Wealden autumn, Sussex, England;  Hazhir Teimourian.

The Consolations of Autumn : Sages in Hard Times
“ ... a wonderful, wide-ranging book. I had been planning to read it at a later date, because of my workload, but I keep dipping into it and not wanting to re-emerge.” Sarah Montague,  presenter,  the Today Programme,  BBC Radio 4. How   did   the   great   sages   of   the   past   try   to   remain   functional   human   beings   in   the   face   of   loss,   misfortune,   illness, old   age,   even   social   calamity?   How   did   they   fight   the   lonely   battles   that   most   of   us   will   have   to   fight   at   one   or other   stage   of   our   lives?   How   did   their   particular   experience   of   life   equip   them   for   those   battles?   To   what   extent did   they   succeed?   Was   it   hard   to   lead   a   semblance   of   a   normal   life   to   enable   them   to   be   useful   to   those   near   them? Could they justify remaining a little detached when civilisation itself collapsed around them? As    he    approached    the    75 th     year    of    his    life,    and    as    he    saw    chunks    of    the    world    seemingly    descend    into Malthusian    turmoil,    the    political    commentator    Hazhir    Teimourian    sought    inspiration    in    the    lives    of    the philosophers,   artists   and   scientists   he   admired.   He   found   that   for   some,   the   challenge   was   almost   continuous. These   included   Socrates,   Darwin   and   Pasternak.   For   a   few,   such   as   Boethius   and   Beethoven,   darkness   fell   early. For   yet   others,   such   as   Seneca   the   statesman,   the   end   arrived   reasonably   late,   but   did   so   suddenly   and   brutally. Nearer   our   time,   Bertrand   Russell   sought   refuge   from   depression   during   the   First   World   War   in   work   and   in involvement with public affairs. Teimourian   sought   strength   also   in   the   works   of   the   poets,   for   poets   invoke   beauty,   love   and   longing,   joy   and sorrow,   to   speak   to   our   hearts.   So   a   segment   of   this   book   is   an   anthology   of   poems   that   have   enriched   his   life   over the   years.   They   include   a   few   by   himself   that   he   wrote   in   exceptional   moments   of   sorrow   or   elation.   But   he   has chosen   them   in   a   spirit   of   realism.   Misfortunes   and   calamities   such   as   illness,   bereavement   and   social   collapse cannot   be   underplayed   with   the   preacher   of   serenity   remaining   credible.   Thus   the   anthology   includes   sections   on loss and solace, as well as on love, joy and hope. The   book   ends   with   an   appendix   of   four   autobiographical   talks   commissioned   by   BBC   Radio   4   and   praised   by the   press.   They   tell   the   author’s   own   unusual   story,   his   journey   from   a   remote   mountainside   in   Kurdish   Middle East   to   the   most   exclusive   halls   of   London.   Hopefully,   they   will   cast   a   little   more   light   on   what   he   says   elsewhere in the book. Readers   may   also   be   interested   in   the   occasional   ‘blog’   that   Teimourian   writes   under   the   title   of   Reflections   on a Drifting Humanity ’. They can be found in the WordPress site: www.HazhirTeimourian1.Wordpress.com   .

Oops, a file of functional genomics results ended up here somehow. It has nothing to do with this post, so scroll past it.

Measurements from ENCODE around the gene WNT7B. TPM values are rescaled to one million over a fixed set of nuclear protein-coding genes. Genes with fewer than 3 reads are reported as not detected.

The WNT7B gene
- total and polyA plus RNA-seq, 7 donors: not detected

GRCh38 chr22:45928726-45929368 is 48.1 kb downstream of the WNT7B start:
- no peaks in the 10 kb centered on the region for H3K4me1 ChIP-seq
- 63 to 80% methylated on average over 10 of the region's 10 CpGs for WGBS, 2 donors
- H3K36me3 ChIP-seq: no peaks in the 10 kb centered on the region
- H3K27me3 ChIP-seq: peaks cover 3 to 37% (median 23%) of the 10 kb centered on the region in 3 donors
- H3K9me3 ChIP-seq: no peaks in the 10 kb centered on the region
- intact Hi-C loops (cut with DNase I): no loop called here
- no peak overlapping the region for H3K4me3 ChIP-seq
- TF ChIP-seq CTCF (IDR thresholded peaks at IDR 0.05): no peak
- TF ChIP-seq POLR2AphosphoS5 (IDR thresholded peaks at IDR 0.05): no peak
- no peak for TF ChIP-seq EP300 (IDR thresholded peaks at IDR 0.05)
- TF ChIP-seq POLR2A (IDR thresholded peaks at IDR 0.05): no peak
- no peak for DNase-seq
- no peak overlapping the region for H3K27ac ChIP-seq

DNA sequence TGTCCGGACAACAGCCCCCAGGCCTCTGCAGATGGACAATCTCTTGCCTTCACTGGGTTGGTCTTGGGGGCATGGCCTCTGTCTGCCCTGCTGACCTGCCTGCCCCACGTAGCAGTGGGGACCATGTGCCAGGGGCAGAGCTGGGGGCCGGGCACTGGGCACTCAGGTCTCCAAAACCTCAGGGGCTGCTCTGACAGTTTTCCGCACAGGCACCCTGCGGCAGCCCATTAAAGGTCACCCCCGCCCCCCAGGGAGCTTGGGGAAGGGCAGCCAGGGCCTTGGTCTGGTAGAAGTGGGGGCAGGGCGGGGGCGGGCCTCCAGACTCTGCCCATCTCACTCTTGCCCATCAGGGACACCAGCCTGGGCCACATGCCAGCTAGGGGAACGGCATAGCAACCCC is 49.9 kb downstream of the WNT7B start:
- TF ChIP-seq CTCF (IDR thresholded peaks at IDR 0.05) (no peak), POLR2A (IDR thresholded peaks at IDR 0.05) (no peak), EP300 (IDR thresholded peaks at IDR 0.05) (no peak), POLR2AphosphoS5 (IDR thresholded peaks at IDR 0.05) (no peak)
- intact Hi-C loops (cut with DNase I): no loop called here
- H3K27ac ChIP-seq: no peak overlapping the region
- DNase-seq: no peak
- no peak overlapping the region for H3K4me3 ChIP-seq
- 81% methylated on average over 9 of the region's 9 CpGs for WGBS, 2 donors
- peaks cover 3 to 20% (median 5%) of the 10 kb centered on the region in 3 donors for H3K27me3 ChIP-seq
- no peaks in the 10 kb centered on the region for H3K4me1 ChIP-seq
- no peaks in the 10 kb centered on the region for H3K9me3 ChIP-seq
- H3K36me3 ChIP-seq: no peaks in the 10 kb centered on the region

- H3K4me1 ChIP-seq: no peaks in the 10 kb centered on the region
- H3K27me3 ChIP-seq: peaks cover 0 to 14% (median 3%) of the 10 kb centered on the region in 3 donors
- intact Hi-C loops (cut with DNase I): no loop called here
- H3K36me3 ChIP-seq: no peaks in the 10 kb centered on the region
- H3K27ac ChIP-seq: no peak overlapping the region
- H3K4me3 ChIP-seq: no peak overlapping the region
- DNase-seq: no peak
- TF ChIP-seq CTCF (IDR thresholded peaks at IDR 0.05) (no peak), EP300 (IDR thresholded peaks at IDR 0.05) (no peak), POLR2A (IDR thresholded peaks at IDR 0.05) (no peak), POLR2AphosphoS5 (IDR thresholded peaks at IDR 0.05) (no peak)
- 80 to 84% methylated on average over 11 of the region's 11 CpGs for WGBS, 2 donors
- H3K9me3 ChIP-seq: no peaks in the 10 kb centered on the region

Hazhir Teimourian